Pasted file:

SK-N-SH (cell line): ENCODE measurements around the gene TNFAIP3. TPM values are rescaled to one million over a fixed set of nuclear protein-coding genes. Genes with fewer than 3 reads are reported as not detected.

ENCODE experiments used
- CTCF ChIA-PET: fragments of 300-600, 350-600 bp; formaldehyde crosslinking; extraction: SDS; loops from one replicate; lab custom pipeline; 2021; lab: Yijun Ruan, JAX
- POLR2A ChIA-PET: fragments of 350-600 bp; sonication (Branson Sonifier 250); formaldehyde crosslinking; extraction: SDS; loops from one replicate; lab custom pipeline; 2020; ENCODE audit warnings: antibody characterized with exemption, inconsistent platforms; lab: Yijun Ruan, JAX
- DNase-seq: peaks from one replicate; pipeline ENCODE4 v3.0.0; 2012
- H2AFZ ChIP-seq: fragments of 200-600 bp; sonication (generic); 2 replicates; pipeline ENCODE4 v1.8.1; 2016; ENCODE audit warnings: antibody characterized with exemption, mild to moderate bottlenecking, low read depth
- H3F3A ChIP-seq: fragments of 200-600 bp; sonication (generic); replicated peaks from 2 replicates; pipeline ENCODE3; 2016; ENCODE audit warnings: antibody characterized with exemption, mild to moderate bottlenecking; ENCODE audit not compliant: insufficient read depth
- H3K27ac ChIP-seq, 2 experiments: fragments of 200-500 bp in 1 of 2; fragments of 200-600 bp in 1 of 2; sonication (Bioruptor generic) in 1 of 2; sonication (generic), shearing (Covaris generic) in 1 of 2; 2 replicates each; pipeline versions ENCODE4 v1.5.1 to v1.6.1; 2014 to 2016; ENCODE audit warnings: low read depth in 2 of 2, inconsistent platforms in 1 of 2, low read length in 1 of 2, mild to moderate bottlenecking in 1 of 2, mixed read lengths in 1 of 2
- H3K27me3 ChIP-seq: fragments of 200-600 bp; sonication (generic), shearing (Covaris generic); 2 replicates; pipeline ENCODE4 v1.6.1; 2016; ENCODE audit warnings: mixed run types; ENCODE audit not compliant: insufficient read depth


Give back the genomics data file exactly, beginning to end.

SK-N-SH (cell line): ENCODE measurements around the gene TNFAIP3. TPM values are rescaled to one million over a fixed set of nuclear protein-coding genes. Genes with fewer than 3 reads are reported as not detected.

ENCODE experiments used
- CTCF ChIA-PET: fragments of 300-600, 350-600 bp; formaldehyde crosslinking; extraction: SDS; loops from one replicate; lab custom pipeline; 2021; lab: Yijun Ruan, JAX
- POLR2A ChIA-PET: fragments of 350-600 bp; sonication (Branson Sonifier 250); formaldehyde crosslinking; extraction: SDS; loops from one replicate; lab custom pipeline; 2020; ENCODE audit warnings: antibody characterized with exemption, inconsistent platforms; lab: Yijun Ruan, JAX
- DNase-seq: peaks from one replicate; pipeline ENCODE4 v3.0.0; 2012
- H2AFZ ChIP-seq: fragments of 200-600 bp; sonication (generic); 2 replicates; pipeline ENCODE4 v1.8.1; 2016; ENCODE audit warnings: antibody characterized with exemption, mild to moderate bottlenecking, low read depth
- H3F3A ChIP-seq: fragments of 200-600 bp; sonication (generic); replicated peaks from 2 replicates; pipeline ENCODE3; 2016; ENCODE audit warnings: antibody characterized with exemption, mild to moderate bottlenecking; ENCODE audit not compliant: insufficient read depth
- H3K27ac ChIP-seq, 2 experiments: fragments of 200-500 bp in 1 of 2; fragments of 200-600 bp in 1 of 2; sonication (Bioruptor generic) in 1 of 2; sonication (generic), shearing (Covaris generic) in 1 of 2; 2 replicates each; pipeline versions ENCODE4 v1.5.1 to v1.6.1; 2014 to 2016; ENCODE audit warnings: low read depth in 2 of 2, inconsistent platforms in 1 of 2, low read length in 1 of 2, mild to moderate bottlenecking in 1 of 2, mixed read lengths in 1 of 2
- H3K27me3 ChIP-seq: fragments of 200-600 bp; sonication (generic), shearing (Covaris generic); 2 replicates; pipeline ENCODE4 v1.6.1; 2016; ENCODE audit warnings: mixed run types; ENCODE audit not compliant: insufficient read depth